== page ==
Rare Books and Special Collections is pleased to have acquired The Civil and Natural History of Jamaica. This 1789 edition of Dr. Patrick Browne’s description of the Caribbean Island, contains 49 stunning color plates, illustrated by Georg Dionysius Ehret, one of the period’s most lauded and influential botanical and entomological artists.  The Civil and Natural History of Jamaica includes an account of the British colony’s governmental and economic structure at the time, a description of the soil and fossil content of the island, as well as a comprehensive account of its flora and fauna.

Patrick Browne was born in Ireland in 1720. Educated as a botanist and physician, he made the harrowing transatlantic journey six times in his life, collecting, organizing, and cataloging the natural history of not only Jamaica, but several British sugar colonies of the West Indies. In his preface to the section which catalogues the animal life of Jamaica, Browne muses eloquently on the purpose of such a book as his. Beyond its scientific value as a simple taxonomy, the creatures cataloged in his book offer important knowledge to do with a range of topics.  Browne writes:

…the Naturalist endeavors to observe the peculiar forms, differences, classes and general properties of all. The nature of society we may learn from the Castor, and the rules of government, industry and friendship, from the Ant and the Bee. The little Nautilus has first taught us to sail; and the uses of the Paddle, the Lever, the Forceps, and the Saw, with a thousand other mechanical powers are daily shewn us by numbers of the insect tribe.

Browne goes on to suggest that works such as his Natural History offer a new, more respectful way of understanding so many of the world’s tiny creatures, which were before only regarded as pests that produce only “filth and putrilage.” Browne writes that is this new kind of scientific inquiry which allows humans to gain new respect, even awe, for all sorts of plants and animals. When one views such intricately drawn, to scale illustrations of a bell flower, a flying fish, or a lobster, one does indeed wonder at the complexity and beauty of such creatures and can’t help but reflect on what humans might still have to learn from the plant and animal kingdoms. At its time of publication, and even now, Browne’s work has been valued as an astonishing addition to natural philosophy and science.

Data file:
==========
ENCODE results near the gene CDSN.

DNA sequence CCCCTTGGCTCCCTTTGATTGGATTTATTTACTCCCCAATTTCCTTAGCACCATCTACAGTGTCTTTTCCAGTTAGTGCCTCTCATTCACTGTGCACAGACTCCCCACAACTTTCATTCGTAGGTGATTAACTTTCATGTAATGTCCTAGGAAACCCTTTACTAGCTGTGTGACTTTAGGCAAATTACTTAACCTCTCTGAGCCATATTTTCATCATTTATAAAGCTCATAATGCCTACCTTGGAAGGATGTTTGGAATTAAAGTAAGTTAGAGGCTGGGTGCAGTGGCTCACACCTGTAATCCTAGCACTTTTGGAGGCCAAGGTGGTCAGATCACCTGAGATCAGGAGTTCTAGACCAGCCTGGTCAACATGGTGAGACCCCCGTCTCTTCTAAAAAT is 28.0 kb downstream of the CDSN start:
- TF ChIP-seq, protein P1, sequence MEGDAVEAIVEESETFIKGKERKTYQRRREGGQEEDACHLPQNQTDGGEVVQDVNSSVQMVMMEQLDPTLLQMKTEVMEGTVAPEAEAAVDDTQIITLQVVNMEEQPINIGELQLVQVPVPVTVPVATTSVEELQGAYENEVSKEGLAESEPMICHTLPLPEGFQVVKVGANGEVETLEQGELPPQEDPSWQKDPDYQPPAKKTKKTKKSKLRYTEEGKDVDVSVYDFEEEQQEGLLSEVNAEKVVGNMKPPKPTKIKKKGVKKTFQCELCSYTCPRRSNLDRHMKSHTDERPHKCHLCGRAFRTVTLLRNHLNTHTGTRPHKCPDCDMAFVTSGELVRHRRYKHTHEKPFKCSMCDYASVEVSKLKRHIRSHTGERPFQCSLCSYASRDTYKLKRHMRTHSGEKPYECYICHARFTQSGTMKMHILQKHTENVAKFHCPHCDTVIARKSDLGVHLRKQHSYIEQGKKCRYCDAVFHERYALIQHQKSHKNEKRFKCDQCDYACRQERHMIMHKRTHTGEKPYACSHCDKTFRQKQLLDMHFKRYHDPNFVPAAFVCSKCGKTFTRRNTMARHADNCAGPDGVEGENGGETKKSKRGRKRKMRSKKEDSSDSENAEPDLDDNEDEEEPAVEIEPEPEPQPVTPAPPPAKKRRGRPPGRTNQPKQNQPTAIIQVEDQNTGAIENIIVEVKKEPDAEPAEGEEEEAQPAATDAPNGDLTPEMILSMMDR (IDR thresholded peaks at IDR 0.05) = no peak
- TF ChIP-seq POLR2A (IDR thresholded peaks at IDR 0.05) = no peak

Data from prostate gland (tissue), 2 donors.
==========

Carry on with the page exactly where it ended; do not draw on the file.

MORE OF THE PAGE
Archives of Natural History notes that Browne’s work on Jamaica “is now considered one of the most significant natural history books of the mid-eighteenth century, in some respects second only to the earliest works of Carl Linnaeus.”[1] In fact, Linnaeus himself—the father of modern taxonomy[2]—wrote from Sweden to Browne, “I never coveted any Book, I know not by what instinct, with more ardour desire than yours .. [and having] obtained it I spent day and night reading it through, I read it over but never enough  … Good God how I was transported with desire of a book infinitly [sic] to be commended” and “you ough[t] to be honoured with a golden statue”.  Linnaeus also wrote to the English naturalist Peter Collinson that “No author did I ever quit more instructed.”[3] Patrick Browne’s collected physical specimens now reside in the Linnaean Society Collection.

Throughout his life, and during his retirement in Ireland, Browne catalogued the flora and fauna of County Galway and of his home, County Mayo. His manuscript on Irish flora was published in the handsome Flowers of Mayo: Dr. Patrick Browne’s Fasciculus Plantarum Hibernicae 1788, edited and with substantial commentaries by Charles Nelson of the Irish National Botanic Gardens. This book, with color plates by Wendy Walsh, may also be viewed in the Hesburgh Special Collections.

Dr. Browne was known as a gentle and generous man by his colleagues. He married an Antiguan woman who lived with him in Ireland until his death on August 29th, 1790.

 

 

[1] E. C. Nelson, ‘Patrick Browne’s The civil and natural history of Jamaica (1756, 1789)’, Archives of Natural History, vol. 24 (1997), p.327–36.

[2] Calisher, CH (2007). “Taxonomy: what’s in a name? Doesn’t a rose by any other name smell as sweet?”. Croatian Medical Journal. 48 (2): 268–270.

[3] Transactions of the Linnaean Society, iv (1798), 31–4.